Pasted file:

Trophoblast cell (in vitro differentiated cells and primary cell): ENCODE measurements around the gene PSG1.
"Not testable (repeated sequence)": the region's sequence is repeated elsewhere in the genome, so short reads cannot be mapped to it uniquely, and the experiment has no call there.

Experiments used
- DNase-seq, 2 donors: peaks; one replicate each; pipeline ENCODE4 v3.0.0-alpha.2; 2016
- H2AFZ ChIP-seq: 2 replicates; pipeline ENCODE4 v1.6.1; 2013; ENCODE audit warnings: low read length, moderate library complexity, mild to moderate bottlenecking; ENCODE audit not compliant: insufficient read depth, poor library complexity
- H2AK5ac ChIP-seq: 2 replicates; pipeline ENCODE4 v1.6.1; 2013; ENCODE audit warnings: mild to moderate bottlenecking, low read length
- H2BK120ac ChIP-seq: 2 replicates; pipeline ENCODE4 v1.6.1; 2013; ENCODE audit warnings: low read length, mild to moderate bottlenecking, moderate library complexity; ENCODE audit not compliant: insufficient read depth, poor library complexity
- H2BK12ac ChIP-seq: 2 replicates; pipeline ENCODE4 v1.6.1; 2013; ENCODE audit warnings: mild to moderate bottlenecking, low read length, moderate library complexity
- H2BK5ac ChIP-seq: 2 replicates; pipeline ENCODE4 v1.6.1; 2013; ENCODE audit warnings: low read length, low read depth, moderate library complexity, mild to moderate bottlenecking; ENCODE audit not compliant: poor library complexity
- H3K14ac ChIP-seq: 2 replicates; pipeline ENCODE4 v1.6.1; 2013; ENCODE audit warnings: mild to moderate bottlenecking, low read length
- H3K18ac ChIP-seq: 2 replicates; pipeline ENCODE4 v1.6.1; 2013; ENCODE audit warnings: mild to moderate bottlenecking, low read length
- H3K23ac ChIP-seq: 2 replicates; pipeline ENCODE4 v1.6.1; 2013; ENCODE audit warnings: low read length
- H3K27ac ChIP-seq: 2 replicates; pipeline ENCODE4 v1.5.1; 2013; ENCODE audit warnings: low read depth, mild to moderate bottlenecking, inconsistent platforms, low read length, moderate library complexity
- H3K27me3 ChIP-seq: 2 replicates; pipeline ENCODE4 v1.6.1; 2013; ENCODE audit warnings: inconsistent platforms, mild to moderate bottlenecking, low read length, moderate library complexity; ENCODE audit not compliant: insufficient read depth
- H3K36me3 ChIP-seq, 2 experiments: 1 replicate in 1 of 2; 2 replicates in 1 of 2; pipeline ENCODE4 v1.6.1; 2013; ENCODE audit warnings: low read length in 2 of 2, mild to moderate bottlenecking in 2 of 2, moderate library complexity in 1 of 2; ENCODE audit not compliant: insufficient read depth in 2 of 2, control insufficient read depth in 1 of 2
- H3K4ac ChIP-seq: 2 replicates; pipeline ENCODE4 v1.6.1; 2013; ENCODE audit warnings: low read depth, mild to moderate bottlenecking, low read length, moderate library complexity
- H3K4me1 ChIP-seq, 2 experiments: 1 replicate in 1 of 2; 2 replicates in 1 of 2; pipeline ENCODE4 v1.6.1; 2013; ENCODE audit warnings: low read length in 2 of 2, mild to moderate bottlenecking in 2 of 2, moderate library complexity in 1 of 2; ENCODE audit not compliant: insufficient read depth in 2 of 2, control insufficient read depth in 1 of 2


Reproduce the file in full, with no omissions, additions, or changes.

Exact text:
Trophoblast cell (in vitro differentiated cells and primary cell): ENCODE measurements around the gene PSG1.
"Not testable (repeated sequence)": the region's sequence is repeated elsewhere in the genome, so short reads cannot be mapped to it uniquely, and the experiment has no call there.

Experiments used
- DNase-seq, 2 donors: peaks; one replicate each; pipeline ENCODE4 v3.0.0-alpha.2; 2016
- H2AFZ ChIP-seq: 2 replicates; pipeline ENCODE4 v1.6.1; 2013; ENCODE audit warnings: low read length, moderate library complexity, mild to moderate bottlenecking; ENCODE audit not compliant: insufficient read depth, poor library complexity
- H2AK5ac ChIP-seq: 2 replicates; pipeline ENCODE4 v1.6.1; 2013; ENCODE audit warnings: mild to moderate bottlenecking, low read length
- H2BK120ac ChIP-seq: 2 replicates; pipeline ENCODE4 v1.6.1; 2013; ENCODE audit warnings: low read length, mild to moderate bottlenecking, moderate library complexity; ENCODE audit not compliant: insufficient read depth, poor library complexity
- H2BK12ac ChIP-seq: 2 replicates; pipeline ENCODE4 v1.6.1; 2013; ENCODE audit warnings: mild to moderate bottlenecking, low read length, moderate library complexity
- H2BK5ac ChIP-seq: 2 replicates; pipeline ENCODE4 v1.6.1; 2013; ENCODE audit warnings: low read length, low read depth, moderate library complexity, mild to moderate bottlenecking; ENCODE audit not compliant: poor library complexity
- H3K14ac ChIP-seq: 2 replicates; pipeline ENCODE4 v1.6.1; 2013; ENCODE audit warnings: mild to moderate bottlenecking, low read length
- H3K18ac ChIP-seq: 2 replicates; pipeline ENCODE4 v1.6.1; 2013; ENCODE audit warnings: mild to moderate bottlenecking, low read length
- H3K23ac ChIP-seq: 2 replicates; pipeline ENCODE4 v1.6.1; 2013; ENCODE audit warnings: low read length
- H3K27ac ChIP-seq: 2 replicates; pipeline ENCODE4 v1.5.1; 2013; ENCODE audit warnings: low read depth, mild to moderate bottlenecking, inconsistent platforms, low read length, moderate library complexity
- H3K27me3 ChIP-seq: 2 replicates; pipeline ENCODE4 v1.6.1; 2013; ENCODE audit warnings: inconsistent platforms, mild to moderate bottlenecking, low read length, moderate library complexity; ENCODE audit not compliant: insufficient read depth
- H3K36me3 ChIP-seq, 2 experiments: 1 replicate in 1 of 2; 2 replicates in 1 of 2; pipeline ENCODE4 v1.6.1; 2013; ENCODE audit warnings: low read length in 2 of 2, mild to moderate bottlenecking in 2 of 2, moderate library complexity in 1 of 2; ENCODE audit not compliant: insufficient read depth in 2 of 2, control insufficient read depth in 1 of 2
- H3K4ac ChIP-seq: 2 replicates; pipeline ENCODE4 v1.6.1; 2013; ENCODE audit warnings: low read depth, mild to moderate bottlenecking, low read length, moderate library complexity
- H3K4me1 ChIP-seq, 2 experiments: 1 replicate in 1 of 2; 2 replicates in 1 of 2; pipeline ENCODE4 v1.6.1; 2013; ENCODE audit warnings: low read length in 2 of 2, mild to moderate bottlenecking in 2 of 2, moderate library complexity in 1 of 2; ENCODE audit not compliant: insufficient read depth in 2 of 2, control insufficient read depth in 1 of 2